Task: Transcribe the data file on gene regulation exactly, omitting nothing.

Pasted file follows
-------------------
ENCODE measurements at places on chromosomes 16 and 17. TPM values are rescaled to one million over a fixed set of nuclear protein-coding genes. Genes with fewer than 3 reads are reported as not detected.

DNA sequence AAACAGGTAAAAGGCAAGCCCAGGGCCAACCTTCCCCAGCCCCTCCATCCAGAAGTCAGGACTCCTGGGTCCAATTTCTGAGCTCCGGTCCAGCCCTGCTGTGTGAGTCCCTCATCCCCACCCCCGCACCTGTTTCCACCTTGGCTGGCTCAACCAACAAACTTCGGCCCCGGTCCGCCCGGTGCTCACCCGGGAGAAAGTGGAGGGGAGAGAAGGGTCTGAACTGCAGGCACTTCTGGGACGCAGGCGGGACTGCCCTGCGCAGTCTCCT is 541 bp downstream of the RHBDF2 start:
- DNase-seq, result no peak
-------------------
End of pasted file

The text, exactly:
ENCODE measurements at places on chromosomes 16 and 17. TPM values are rescaled to one million over a fixed set of nuclear protein-coding genes. Genes with fewer than 3 reads are reported as not detected.

DNA sequence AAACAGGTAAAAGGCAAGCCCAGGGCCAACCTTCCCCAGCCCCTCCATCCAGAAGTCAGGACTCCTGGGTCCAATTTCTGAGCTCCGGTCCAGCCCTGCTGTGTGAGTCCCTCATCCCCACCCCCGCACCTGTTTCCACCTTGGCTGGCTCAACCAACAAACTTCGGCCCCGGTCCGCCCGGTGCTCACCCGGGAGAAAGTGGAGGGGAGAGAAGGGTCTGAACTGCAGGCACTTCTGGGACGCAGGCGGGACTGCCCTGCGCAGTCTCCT is 541 bp downstream of the RHBDF2 start:
- DNase-seq, result no peak